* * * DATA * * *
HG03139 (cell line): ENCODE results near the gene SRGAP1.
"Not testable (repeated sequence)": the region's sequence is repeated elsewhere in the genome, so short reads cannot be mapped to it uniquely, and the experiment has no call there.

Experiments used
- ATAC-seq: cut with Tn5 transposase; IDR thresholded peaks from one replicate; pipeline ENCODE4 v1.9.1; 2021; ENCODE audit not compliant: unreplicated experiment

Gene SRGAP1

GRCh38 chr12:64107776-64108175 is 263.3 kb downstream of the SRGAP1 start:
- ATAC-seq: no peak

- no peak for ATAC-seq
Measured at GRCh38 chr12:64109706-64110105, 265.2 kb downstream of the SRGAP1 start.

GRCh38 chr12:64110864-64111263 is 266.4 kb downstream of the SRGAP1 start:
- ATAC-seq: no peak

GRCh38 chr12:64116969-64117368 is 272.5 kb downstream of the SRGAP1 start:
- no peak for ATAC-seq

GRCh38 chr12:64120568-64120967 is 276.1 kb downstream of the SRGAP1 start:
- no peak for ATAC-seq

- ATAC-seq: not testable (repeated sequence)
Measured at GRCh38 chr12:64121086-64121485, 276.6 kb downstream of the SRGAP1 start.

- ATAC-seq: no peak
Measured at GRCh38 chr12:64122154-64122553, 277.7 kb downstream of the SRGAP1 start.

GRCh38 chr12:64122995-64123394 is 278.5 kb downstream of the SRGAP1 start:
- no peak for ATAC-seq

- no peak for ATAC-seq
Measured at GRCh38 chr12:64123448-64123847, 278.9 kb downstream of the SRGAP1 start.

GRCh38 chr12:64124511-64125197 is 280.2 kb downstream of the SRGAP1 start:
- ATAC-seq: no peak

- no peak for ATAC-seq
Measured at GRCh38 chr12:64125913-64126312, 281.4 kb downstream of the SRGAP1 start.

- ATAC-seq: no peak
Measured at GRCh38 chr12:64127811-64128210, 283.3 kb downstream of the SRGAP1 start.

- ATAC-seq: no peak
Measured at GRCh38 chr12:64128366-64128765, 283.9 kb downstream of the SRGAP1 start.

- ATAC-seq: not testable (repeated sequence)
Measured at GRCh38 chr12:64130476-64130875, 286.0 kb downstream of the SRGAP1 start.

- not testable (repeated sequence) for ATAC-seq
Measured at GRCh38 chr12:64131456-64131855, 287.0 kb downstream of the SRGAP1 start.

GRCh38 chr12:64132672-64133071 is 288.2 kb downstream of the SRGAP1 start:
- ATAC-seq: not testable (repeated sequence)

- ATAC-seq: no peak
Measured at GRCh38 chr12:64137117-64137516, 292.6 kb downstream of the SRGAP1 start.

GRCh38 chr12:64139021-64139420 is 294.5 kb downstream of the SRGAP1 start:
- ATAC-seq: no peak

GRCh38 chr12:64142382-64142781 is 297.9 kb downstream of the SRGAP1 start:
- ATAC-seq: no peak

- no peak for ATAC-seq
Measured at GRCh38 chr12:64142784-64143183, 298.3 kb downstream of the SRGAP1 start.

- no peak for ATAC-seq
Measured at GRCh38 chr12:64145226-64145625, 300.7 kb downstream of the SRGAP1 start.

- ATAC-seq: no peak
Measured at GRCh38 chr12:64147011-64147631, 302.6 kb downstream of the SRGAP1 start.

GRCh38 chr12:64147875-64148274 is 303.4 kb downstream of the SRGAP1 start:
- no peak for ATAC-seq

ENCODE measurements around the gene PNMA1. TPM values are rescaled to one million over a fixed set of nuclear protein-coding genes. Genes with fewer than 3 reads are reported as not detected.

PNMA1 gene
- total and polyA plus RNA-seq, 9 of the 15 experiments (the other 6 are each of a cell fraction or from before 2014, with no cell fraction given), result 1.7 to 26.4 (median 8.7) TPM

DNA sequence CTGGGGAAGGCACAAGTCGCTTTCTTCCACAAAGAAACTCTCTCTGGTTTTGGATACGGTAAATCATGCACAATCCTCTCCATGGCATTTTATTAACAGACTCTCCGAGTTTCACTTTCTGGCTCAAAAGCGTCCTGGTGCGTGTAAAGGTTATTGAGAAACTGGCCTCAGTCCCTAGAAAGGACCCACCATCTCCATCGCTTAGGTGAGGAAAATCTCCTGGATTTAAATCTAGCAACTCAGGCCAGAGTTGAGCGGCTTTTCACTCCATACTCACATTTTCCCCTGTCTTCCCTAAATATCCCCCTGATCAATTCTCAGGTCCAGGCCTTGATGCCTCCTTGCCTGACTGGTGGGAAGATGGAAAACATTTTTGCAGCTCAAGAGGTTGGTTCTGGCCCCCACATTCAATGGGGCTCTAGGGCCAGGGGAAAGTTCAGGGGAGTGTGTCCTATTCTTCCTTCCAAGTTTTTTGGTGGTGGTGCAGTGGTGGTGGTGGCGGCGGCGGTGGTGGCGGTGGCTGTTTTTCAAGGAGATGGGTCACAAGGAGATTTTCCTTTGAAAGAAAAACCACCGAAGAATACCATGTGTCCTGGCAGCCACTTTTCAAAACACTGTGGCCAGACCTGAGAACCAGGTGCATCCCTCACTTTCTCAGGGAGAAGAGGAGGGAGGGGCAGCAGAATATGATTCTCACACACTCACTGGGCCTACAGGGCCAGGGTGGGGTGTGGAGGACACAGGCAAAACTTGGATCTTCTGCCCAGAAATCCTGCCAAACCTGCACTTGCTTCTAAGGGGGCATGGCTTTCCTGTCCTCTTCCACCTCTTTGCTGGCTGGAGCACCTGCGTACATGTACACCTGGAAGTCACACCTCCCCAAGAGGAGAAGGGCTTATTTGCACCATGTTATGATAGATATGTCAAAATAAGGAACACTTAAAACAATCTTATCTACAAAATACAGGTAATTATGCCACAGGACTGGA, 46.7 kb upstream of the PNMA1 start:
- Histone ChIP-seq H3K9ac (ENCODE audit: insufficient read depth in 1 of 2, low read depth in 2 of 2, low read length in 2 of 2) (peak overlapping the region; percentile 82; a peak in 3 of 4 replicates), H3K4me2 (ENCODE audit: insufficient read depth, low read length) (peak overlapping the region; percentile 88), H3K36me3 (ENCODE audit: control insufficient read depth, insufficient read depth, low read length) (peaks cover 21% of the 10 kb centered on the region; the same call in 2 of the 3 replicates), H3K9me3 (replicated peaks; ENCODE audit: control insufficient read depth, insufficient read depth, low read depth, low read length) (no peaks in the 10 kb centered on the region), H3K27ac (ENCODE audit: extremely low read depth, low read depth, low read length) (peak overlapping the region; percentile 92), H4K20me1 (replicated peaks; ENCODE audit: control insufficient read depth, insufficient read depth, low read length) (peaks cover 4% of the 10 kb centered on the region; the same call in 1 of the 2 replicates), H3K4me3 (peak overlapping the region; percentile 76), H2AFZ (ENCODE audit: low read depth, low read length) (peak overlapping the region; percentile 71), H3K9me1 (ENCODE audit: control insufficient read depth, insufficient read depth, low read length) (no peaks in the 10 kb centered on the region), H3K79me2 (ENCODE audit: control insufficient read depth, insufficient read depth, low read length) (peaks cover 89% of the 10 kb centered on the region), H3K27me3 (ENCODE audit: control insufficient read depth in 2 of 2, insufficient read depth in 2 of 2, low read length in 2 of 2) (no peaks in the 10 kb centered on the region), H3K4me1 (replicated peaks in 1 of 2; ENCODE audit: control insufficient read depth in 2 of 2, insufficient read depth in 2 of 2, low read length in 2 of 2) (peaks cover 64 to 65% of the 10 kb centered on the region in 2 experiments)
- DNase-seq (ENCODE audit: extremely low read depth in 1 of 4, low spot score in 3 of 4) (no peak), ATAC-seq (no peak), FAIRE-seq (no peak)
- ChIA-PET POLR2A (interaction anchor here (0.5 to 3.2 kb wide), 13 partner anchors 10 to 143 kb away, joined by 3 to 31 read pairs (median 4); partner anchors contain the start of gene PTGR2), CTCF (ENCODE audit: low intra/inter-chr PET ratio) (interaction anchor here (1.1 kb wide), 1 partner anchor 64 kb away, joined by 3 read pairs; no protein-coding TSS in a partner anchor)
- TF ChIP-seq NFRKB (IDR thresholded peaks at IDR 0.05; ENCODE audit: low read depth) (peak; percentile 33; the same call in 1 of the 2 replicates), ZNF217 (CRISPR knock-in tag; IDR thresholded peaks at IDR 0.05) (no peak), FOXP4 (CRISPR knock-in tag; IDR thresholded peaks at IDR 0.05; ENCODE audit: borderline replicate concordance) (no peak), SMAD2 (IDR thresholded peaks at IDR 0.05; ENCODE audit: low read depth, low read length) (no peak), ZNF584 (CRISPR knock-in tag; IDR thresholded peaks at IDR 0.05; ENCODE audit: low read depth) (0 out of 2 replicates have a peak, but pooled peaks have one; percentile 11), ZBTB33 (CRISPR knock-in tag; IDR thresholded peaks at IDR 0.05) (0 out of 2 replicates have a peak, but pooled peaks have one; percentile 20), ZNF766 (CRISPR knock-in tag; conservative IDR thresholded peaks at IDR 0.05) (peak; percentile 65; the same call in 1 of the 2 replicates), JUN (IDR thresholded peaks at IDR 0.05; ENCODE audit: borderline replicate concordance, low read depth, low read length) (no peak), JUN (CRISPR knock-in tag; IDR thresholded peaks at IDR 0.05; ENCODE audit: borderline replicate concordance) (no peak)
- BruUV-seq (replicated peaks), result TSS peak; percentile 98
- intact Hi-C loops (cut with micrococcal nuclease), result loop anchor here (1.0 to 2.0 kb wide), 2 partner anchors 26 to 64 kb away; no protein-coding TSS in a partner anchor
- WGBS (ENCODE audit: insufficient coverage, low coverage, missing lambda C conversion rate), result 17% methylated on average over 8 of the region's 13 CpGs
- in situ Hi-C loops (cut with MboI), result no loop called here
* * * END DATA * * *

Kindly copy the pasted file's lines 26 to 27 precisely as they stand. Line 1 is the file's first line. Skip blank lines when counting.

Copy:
- no peak for ATAC-seq
Measured at GRCh38 chr12:64125913-64126312, 281.4 kb downstream of the SRGAP1 start.